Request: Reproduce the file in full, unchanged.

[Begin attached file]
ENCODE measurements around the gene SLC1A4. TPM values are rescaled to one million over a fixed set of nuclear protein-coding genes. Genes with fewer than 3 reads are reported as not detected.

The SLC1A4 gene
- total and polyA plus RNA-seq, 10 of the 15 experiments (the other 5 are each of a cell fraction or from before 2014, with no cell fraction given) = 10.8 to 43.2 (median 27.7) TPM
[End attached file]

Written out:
ENCODE measurements around the gene SLC1A4. TPM values are rescaled to one million over a fixed set of nuclear protein-coding genes. Genes with fewer than 3 reads are reported as not detected.

The SLC1A4 gene
- total and polyA plus RNA-seq, 10 of the 15 experiments (the other 5 are each of a cell fraction or from before 2014, with no cell fraction given) = 10.8 to 43.2 (median 27.7) TPM